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Glaciation or not? An analytic review of features of glaciation and sediment gravity flows: introducing a methodology for field research
  • Mats O. Molén
Mats O. Molén
Umeå FoU AB

Corresponding Author:mats.dino@gmail.com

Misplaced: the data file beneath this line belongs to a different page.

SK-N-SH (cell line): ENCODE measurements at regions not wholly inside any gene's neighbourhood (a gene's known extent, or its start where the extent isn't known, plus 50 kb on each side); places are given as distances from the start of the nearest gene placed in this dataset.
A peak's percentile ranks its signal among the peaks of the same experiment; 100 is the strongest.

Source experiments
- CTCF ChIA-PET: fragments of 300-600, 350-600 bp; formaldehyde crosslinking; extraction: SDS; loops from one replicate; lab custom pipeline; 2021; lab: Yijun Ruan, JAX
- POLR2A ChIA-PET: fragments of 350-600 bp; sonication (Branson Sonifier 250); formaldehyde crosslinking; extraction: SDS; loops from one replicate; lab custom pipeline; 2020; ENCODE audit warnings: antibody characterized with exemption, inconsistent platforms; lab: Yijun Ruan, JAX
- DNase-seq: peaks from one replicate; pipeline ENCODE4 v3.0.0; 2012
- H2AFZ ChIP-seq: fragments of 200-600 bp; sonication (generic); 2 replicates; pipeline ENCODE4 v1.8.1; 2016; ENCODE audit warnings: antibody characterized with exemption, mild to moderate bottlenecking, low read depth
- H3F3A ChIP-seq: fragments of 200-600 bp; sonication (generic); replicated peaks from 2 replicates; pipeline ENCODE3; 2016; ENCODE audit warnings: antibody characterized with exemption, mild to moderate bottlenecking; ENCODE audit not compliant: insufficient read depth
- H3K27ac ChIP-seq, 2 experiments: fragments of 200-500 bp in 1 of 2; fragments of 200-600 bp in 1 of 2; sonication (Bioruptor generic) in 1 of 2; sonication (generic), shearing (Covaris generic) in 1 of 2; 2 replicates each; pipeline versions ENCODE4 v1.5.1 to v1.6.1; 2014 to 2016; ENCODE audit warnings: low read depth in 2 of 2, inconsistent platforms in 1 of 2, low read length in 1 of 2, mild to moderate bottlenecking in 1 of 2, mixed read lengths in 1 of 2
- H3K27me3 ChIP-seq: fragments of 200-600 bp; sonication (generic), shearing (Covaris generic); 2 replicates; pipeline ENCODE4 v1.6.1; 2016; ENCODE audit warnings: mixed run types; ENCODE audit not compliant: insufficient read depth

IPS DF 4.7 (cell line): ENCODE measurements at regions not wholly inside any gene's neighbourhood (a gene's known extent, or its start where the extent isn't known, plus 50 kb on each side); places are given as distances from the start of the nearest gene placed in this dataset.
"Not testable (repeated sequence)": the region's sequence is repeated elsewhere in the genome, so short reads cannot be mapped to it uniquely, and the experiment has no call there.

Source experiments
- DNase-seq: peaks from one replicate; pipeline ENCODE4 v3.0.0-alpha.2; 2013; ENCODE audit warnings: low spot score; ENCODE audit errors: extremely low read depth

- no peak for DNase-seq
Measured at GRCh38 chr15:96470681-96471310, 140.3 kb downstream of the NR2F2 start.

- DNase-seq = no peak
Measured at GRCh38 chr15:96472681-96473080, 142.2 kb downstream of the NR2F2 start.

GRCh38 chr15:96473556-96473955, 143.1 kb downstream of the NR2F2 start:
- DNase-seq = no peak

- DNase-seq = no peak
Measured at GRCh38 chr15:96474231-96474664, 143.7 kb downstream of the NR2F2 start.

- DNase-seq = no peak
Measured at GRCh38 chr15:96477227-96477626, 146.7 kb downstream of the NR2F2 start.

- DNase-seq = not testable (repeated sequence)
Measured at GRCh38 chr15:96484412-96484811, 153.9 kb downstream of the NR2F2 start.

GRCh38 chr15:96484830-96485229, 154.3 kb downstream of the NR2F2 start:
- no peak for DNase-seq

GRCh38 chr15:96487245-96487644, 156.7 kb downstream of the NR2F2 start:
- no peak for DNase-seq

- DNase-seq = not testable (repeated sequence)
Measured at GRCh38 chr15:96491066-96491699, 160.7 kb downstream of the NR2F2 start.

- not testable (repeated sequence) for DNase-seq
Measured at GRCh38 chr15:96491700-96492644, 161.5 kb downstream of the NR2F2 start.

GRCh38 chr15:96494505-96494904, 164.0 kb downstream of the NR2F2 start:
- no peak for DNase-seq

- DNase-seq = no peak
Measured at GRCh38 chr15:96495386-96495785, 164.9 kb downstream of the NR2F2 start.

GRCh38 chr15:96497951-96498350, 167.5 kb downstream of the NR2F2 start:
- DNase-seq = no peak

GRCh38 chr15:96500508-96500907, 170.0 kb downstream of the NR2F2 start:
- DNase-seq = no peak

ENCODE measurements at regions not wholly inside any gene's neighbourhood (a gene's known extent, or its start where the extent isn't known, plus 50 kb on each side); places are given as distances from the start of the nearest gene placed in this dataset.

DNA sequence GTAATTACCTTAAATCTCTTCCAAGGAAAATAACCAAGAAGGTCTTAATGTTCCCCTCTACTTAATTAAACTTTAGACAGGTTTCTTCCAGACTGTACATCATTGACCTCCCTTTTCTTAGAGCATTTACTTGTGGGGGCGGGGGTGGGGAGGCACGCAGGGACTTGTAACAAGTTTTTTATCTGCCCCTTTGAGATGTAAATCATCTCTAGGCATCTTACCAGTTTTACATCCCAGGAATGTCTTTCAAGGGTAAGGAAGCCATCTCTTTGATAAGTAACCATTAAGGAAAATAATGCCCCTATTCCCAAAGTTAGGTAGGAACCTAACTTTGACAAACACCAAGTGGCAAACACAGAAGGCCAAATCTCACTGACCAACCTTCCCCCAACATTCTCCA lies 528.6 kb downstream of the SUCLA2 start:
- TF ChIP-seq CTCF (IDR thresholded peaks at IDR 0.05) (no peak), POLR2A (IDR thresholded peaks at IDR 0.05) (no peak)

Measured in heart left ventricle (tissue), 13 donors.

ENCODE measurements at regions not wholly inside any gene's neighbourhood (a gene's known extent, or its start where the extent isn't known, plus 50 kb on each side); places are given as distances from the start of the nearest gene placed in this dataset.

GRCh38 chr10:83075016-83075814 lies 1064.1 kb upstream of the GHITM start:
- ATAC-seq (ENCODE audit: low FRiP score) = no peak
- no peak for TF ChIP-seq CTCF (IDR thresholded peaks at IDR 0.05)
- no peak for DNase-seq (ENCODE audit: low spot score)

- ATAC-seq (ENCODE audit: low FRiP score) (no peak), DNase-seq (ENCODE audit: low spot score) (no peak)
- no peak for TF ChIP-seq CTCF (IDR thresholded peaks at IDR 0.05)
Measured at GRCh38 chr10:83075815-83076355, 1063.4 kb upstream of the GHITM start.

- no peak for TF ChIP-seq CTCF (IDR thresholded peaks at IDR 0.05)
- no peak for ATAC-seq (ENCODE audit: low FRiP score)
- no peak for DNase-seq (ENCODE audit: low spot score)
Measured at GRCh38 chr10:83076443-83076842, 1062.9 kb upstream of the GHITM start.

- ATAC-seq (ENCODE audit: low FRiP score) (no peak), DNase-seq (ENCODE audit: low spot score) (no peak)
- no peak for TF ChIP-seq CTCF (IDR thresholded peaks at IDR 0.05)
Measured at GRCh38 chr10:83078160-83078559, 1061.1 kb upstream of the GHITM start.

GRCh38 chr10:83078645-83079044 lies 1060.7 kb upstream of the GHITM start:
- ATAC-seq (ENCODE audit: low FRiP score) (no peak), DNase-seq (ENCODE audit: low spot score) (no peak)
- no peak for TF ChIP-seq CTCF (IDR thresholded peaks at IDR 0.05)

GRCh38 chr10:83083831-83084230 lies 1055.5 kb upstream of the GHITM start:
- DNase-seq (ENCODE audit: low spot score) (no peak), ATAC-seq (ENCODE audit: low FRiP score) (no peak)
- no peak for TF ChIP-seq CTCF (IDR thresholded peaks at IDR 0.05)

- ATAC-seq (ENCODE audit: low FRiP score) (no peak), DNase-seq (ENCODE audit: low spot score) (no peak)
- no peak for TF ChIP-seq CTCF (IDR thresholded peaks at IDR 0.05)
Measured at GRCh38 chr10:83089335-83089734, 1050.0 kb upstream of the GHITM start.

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For more than 150 years, geological features claimed to be evidence for pre-Pleistocene glaciations have been debated. Advancements in recent decades, in understanding features generated by glacial and mass flow processes, are here reviewed. It is timely to make renewed comparisons and to re-visit the interpretations of data used to support pre-Pleistocene glaciations. Similarities and differences of Quaternary glaciogenic and sediment gravity flow features, which are most often referred to as proxies and evidence of ancient glaciations, are documented, discussed and closely examined, in order to uncover the origin of more ancient deposits. It is necessary to use multiple proxies to develop a correct interpretation of ancient strata. Analyses and evaluation of data are from a) Quaternary glaciations and glaciers, b) formations which have been assigned to pre-Pleistocene glaciations, and c) formations with comparable features associated with mass-flow deposition (and occasionally tectonics). The aim is not to reinterpret specific formations and past climate changes, but to enable data to be evaluated using a broader and more inclusive conceptual framework. To achieve this goal, detailed descriptions of field evidences are documented from papers that may suggest different interpretations of these data. This is not in an intention to present revised interpretations of these papers, but to collect data and develop a foundation for enhanced analysis of geologic processes and features. Regularly occurring features interpreted to be glaciogenic and are contemporaneous with pre-Pleistocene diamictites which have been interpreted to be tillites, have often been shown to have few or no Quaternary glaciogenic equivalents. These same features commonly form by sediment gravity flows or other non-glacial processes, which may have led to misinterpretations of ancient deposits. These features include, for example, appearances and documented data from the extent and thickness of diamictite deposits, environmental and depositional affinity of fossils in close connection to diamictites, grading and bedding of diamictites, fabrics, size of erratics, polished and striated clasts and surfaces (“pavements”), boulder pavements, lineations, valleys, glaciofluvial deposits, dropstones, laminated sediments, glaciomarine sediments, periglacial structures, soft sediment tectonics, and surface microtextures. The analysis of these features provide detailed documentation that may be used to help identify the origin for many pre-Pleistocene diamictites. Recent decades of progress in research relating to glacial and sediment gravity flow processes has resulted in proposals by geologists, based on more detailed field data, more often of an origin by mass movements and tectonism than glaciation. The most coherent data of this review, i.e. appearances of features produced by glaciation, sediment gravity flows and a few other geological processes, are summarized in a Diamict Origin